The democratic Republic of the Congo is literally and figuratively the heart of Africa. The country of 65 million people straddles the equator and is bordered by 9 other countries. It is the size of Western Europe and the fulcrum on which the African continent swings. Congo is the third largest country in Africa in area and the fourth largest in population. Congo is a young country with the majority of its population 18 years old or younger.
History & Politics
Congo is home to one of the oldest mathematical artifacts in the world, the Ishango Bones, which dates to 20,000 BC. However, since the modern founding of the Congo in 1885 when Congo was given to King Leopold II of Belgium at the Berlin Conference of 1884/1885 as his own personal property, Congolese have been engaged in a social justice movement to control and determine their own affairs.
Pivotal moments in Congo’s history since 1885 are as follows:
1908 – Congo taken from King Leopold II and given to Belgium to rule as a colony
1960 – Congo gains its independence from Belgium and elect its first democratic prime minister Patrice Lumumba
1961 – Less than 6 months in office, Patrice Lumumba was assassinated by Western Powers (Mainly Belgium and the United States) and Congolese elite. Belgium apologized in 2002 for their role in the assassination of Lumumba.
1961 – 1964 – Lumumbist rebel movements to regain power crushed by the United States, Belgium and other western powers in cahoots with Congolese elites.
1965 – 1997 – The United States installed and maintained Joseph Desire Mobutu in power for over thirty years in spite of a number of attempts by the Congolese people to overthrow him.
1996 – United States and British allies, Rwanda and Uganda invaded the Congo which culminated in the overthrow of Joseph Mobutu
1997 – Rebel leader Laurent Kabila takes power after the overthrow of Mobutu
1998 – U.S and British allies Rwanda and Uganda invaded a second time to overthrow Laurent Kabila, whom they had installed in 1997. The second invasion unleashed the deaths of an estimated six million Congolese.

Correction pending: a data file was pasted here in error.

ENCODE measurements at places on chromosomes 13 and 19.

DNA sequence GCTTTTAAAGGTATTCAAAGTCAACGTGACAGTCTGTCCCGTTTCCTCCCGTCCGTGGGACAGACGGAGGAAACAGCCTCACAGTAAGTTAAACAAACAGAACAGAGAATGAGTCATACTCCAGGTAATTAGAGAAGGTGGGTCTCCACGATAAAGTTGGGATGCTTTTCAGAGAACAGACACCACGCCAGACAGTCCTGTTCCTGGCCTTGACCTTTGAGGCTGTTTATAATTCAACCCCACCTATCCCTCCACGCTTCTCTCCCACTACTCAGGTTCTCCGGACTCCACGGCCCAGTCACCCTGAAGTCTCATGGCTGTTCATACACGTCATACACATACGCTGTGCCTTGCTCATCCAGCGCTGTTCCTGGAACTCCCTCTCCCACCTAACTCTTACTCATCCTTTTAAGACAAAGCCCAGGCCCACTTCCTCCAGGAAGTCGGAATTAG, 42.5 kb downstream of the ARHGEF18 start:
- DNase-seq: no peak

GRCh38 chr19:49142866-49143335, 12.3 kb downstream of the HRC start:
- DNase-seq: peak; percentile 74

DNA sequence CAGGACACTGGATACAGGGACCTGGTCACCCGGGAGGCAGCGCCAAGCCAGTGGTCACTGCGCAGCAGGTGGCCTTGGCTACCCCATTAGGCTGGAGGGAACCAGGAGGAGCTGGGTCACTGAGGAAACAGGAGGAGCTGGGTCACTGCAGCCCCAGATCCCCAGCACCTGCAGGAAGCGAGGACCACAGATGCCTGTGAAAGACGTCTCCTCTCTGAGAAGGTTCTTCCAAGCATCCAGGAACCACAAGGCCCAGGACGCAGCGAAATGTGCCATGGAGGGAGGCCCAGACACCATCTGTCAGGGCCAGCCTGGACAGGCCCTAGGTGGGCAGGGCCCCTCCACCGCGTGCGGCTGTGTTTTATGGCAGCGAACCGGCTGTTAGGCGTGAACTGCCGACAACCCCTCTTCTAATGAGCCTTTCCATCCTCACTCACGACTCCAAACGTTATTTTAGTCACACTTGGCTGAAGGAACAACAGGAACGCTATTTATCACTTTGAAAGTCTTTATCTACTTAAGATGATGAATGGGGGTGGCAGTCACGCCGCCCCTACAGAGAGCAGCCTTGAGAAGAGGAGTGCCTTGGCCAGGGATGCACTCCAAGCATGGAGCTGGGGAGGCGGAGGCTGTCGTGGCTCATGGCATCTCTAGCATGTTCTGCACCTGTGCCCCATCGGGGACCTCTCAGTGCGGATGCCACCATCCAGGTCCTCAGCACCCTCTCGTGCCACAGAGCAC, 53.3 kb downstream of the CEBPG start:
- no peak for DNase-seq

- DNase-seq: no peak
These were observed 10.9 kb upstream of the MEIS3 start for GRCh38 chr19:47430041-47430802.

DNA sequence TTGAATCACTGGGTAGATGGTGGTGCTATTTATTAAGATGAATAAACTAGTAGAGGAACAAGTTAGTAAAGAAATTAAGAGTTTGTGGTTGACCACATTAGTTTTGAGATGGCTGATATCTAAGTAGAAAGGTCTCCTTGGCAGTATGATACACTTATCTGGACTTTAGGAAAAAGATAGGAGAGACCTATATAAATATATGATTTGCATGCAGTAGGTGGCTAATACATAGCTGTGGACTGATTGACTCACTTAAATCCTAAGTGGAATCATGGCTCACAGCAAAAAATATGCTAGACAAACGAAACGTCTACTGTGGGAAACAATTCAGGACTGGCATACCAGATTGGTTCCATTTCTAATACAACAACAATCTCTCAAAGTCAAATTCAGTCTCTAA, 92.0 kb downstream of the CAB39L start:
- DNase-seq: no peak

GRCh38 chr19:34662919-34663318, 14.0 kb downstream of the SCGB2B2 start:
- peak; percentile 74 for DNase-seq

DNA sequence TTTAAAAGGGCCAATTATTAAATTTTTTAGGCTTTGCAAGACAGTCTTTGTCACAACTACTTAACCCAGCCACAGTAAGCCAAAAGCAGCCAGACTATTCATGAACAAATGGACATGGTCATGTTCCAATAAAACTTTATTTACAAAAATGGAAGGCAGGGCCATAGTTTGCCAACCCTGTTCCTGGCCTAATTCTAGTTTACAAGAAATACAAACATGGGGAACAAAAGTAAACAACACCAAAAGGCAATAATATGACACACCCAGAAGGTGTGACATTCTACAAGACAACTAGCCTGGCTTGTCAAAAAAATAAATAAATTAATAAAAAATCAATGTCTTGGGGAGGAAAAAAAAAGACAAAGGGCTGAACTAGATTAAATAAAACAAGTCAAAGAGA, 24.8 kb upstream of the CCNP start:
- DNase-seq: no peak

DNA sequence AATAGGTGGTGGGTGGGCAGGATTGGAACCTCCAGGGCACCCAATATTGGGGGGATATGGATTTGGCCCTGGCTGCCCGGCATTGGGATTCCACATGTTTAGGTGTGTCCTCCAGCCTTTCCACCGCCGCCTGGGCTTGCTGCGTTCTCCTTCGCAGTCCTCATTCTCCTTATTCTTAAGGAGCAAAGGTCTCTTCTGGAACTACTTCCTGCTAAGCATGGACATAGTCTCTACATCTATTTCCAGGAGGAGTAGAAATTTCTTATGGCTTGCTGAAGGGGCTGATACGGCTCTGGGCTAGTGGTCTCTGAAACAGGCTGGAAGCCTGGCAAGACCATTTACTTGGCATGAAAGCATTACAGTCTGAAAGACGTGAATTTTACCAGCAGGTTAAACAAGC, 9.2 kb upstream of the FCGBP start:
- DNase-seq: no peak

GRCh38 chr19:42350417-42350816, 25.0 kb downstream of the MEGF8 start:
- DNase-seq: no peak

2001 – Laurent Desire Kabila was assassinated and replaced by his son Joseph Kabila
2002 – The war officially ends but the conflict continues to this day, mainly in Eastern Congo
2006 – Joseph Kabila was elected president for a five-year term
2011 – Joseph Kabila was elected for his second five-year term in a fraudulent election where Kabila for all intents and purposes stole the elections
2012 – Rwanda backed yet another militia group in the east of Congo called the M23. Global pressure and withholding of military aid by the US and a number of European nations combined with UN and Congolese forces defeated the M23.
2016 – Joseph Kabila has refused to organize elections and is attempting to hold on to power by any means necessary even though the Congo’s Constitution calls for him to step down on December 19, 2016 after having served two five-year terms (2006 – 2011 and 2011 – 2016). Click here to learn more about the constitutional and political crisis in the Congo.
Why Congo Matters
Congo is arguably the richest country on the planet in terms of natural resources. It is the storehouse of strategic and precious minerals that are vital to the functioning of modern society. Its minerals are key to the consumer electronics industry, the technology industry, automotive, aerospace and military industries. Its diamonds, gold, copper, cobalt, uranium, timber, iron, tin, tungsten, and coltan (mineral that is central to the functioning of our cell phones, laptops and other technology and electronic devices) are coveted from China to America.
Due to Congo’s strategic location in the heart of African and the lust for her wealth by powerful nations have repeatedly intervened in the Congo over the past 125 years. Congo is literally and figuratively the heart of Africa and the fulcrum on which the African continent swings. Former South African president Thabo Mbeki says “there is no new Africa without a new Congo.” And president Obama proclaims, “If Africa is to achieve its promise resolving the problem in the Congo will be critical.”
In spite of the remarkable challenges faced by the Congolese people, those challenges can be overcome, especially in light of the remarkable human and natural potential that exists in the Congo. Congo has the agricultural potential to feed the entire world through 2050 when the world’s population is expected to be 9 billion. Congo also has the hydro capacity to provide electricity to the entire African continent with some left over to export to Southern Europe and the Middle East. Congo is a part of the second largest rainforest in the world and is vital to the fight against climate change and global warming.